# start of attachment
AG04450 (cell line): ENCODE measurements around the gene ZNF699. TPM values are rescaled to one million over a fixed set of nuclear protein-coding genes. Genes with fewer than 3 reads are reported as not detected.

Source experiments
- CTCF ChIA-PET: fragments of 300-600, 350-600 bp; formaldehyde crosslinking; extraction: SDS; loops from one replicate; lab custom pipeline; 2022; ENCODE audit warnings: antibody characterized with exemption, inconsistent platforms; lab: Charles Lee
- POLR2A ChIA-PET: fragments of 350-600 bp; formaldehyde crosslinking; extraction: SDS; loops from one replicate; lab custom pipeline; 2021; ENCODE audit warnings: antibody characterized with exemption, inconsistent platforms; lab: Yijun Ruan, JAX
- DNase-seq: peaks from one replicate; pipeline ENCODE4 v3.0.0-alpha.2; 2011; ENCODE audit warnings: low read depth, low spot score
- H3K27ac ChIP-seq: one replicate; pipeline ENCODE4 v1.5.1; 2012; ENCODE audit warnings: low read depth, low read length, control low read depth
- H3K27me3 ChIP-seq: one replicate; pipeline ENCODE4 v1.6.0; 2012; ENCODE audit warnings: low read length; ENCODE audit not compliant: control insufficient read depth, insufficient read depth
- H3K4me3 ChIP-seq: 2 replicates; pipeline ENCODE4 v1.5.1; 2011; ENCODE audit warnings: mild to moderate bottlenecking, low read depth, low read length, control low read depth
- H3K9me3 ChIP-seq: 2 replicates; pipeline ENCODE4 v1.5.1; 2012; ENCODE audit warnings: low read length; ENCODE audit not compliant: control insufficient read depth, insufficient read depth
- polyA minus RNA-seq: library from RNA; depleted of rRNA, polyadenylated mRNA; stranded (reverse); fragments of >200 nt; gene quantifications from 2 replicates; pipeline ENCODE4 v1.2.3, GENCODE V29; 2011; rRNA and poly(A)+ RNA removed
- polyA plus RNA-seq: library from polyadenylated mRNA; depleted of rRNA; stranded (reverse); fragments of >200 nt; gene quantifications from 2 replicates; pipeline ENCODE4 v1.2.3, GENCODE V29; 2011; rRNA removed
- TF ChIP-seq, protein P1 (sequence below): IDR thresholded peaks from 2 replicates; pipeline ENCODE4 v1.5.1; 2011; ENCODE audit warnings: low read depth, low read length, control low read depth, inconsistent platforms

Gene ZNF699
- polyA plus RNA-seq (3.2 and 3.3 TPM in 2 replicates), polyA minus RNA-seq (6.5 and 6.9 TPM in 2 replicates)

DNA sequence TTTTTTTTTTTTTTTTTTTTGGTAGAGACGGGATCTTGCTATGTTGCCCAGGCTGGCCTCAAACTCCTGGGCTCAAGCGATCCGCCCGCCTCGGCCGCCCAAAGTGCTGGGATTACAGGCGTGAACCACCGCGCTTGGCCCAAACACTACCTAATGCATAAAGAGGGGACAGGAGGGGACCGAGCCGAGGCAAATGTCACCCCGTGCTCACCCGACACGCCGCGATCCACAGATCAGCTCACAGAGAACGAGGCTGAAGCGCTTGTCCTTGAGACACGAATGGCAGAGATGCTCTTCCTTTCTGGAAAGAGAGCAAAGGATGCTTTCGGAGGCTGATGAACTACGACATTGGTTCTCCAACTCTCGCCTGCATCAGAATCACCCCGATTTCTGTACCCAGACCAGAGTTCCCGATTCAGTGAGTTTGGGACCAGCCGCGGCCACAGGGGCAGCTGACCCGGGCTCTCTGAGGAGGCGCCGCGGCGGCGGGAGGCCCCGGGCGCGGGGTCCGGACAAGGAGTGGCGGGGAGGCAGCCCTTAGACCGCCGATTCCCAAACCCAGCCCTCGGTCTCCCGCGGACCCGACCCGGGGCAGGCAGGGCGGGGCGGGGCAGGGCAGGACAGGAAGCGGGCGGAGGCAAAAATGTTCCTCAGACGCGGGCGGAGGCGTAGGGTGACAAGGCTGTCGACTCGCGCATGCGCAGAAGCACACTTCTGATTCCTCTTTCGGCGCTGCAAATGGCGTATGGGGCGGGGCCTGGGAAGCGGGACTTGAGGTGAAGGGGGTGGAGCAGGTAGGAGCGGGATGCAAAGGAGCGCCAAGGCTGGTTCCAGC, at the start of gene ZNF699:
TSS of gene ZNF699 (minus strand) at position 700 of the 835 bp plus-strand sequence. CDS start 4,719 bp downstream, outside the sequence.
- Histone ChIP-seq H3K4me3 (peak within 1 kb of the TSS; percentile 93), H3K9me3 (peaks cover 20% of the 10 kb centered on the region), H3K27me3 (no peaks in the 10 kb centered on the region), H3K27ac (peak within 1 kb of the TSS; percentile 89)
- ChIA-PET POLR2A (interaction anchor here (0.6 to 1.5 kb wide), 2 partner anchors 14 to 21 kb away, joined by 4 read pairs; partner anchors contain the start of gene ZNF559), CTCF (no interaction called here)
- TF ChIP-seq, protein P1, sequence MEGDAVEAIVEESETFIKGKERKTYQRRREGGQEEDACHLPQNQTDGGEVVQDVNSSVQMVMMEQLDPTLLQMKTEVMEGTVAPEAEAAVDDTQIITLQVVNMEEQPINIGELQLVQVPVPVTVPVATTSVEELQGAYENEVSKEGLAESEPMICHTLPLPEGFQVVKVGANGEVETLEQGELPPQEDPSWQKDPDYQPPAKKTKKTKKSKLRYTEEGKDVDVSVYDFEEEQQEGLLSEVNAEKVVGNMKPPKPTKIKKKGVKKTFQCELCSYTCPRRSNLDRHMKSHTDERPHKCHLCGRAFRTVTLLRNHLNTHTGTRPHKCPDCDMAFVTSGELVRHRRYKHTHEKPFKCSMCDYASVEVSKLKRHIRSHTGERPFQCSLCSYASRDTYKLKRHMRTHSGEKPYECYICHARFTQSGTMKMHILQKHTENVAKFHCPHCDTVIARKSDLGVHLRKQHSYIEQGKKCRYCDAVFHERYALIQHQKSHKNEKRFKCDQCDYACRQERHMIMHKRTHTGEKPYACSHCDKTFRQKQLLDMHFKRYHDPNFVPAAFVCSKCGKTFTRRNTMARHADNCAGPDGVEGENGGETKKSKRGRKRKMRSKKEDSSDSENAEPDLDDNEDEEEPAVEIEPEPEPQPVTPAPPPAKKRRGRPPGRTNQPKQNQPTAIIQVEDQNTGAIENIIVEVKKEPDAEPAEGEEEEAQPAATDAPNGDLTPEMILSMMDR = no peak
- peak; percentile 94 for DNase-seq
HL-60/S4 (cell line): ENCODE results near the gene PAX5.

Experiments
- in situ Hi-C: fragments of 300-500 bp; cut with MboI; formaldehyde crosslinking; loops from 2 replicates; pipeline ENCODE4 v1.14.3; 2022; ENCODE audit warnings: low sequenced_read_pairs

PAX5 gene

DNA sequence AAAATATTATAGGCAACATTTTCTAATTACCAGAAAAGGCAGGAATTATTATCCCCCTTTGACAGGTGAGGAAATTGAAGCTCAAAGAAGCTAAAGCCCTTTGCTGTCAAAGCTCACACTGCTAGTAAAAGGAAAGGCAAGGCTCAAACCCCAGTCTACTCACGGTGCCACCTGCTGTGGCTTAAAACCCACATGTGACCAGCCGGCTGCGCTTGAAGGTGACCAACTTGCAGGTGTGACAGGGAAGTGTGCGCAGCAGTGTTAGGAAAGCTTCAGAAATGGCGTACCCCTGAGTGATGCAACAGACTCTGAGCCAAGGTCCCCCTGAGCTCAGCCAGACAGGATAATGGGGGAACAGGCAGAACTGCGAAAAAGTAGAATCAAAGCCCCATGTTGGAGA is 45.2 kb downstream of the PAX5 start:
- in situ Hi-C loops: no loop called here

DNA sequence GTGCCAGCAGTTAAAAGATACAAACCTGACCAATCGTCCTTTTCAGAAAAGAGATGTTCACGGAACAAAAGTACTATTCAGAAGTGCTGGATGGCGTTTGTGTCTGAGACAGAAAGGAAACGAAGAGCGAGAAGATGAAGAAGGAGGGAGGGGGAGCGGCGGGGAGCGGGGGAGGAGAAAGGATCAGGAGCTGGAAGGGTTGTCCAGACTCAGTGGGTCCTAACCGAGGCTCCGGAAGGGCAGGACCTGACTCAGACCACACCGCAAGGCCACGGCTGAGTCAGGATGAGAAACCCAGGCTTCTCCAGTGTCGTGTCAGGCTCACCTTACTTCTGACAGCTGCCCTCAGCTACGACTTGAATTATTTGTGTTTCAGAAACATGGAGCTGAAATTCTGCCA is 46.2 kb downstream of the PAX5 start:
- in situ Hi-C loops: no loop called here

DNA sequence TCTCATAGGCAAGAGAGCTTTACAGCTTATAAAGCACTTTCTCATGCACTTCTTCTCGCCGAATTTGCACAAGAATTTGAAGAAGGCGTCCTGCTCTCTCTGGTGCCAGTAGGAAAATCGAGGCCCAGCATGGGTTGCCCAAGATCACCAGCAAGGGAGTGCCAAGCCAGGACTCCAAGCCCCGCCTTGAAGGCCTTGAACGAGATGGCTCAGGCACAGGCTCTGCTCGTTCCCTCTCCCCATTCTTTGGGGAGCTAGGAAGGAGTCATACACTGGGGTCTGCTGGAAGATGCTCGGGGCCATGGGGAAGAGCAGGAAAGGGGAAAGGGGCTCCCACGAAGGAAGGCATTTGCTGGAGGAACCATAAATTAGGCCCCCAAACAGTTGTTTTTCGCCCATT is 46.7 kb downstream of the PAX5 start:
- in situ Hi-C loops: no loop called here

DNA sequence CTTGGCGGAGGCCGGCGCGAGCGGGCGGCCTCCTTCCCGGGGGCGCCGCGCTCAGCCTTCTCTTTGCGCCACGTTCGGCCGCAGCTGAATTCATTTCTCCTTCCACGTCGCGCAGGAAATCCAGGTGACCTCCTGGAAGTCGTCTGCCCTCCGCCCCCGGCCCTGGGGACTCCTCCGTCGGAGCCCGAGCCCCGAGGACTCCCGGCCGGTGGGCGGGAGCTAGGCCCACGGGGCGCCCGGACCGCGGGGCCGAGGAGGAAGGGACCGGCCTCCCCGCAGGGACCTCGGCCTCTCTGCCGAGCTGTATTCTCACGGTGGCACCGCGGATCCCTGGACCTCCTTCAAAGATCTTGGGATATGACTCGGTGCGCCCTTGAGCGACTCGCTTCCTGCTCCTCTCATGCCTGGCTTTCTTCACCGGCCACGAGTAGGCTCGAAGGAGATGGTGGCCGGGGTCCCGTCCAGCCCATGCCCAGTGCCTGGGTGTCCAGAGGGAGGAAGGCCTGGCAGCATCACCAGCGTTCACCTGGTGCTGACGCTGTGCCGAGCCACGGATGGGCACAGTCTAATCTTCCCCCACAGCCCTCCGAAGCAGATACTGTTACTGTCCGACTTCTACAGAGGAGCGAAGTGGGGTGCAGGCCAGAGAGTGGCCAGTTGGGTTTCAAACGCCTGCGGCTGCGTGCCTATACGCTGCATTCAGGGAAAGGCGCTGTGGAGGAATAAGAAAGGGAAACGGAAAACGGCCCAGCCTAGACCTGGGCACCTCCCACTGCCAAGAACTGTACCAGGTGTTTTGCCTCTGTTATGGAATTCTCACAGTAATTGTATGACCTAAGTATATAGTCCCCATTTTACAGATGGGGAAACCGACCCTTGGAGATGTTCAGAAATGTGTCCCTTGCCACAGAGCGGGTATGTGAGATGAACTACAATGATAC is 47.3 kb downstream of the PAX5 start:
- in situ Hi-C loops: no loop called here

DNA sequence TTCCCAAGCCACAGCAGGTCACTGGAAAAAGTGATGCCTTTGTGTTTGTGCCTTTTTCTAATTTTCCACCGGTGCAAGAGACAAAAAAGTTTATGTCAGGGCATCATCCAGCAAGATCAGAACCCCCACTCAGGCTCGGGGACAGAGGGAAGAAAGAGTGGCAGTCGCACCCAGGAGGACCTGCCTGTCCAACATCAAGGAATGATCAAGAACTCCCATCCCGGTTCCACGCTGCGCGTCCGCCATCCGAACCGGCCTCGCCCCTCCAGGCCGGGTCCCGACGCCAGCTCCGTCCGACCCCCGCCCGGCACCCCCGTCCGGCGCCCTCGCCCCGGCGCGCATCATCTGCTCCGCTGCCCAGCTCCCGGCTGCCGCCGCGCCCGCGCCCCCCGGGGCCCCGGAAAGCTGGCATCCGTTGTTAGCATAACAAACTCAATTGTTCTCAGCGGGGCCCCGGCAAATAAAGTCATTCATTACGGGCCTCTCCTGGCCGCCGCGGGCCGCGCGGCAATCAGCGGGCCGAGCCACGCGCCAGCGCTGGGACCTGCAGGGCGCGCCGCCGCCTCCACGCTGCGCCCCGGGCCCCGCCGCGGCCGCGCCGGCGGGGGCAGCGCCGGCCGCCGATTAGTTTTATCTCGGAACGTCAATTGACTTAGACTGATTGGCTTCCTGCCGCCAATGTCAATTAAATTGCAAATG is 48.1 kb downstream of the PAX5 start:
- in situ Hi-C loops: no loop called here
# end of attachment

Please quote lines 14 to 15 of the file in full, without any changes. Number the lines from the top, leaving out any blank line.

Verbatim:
- polyA plus RNA-seq (3.2 and 3.3 TPM in 2 replicates), polyA minus RNA-seq (6.5 and 6.9 TPM in 2 replicates)

DNA sequence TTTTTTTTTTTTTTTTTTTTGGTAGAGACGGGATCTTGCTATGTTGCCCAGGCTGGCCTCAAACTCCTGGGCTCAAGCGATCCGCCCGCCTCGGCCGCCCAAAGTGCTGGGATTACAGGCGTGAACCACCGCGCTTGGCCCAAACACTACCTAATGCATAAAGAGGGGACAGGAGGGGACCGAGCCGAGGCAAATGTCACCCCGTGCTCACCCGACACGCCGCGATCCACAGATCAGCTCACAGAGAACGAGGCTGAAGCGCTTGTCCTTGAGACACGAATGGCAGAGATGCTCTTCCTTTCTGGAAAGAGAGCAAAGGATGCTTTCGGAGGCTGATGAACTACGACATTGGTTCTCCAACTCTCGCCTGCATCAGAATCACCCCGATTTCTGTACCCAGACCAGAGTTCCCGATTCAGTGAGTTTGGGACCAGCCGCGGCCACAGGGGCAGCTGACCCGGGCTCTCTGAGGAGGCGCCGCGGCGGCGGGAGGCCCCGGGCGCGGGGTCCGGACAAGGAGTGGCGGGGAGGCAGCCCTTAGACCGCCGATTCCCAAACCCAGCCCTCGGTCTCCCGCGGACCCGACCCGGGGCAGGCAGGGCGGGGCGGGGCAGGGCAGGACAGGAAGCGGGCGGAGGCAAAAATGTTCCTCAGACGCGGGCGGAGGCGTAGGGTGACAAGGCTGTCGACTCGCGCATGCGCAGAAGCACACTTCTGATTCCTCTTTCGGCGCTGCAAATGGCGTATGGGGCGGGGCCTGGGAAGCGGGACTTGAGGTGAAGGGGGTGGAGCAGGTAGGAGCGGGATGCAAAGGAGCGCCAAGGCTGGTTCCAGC, at the start of gene ZNF699: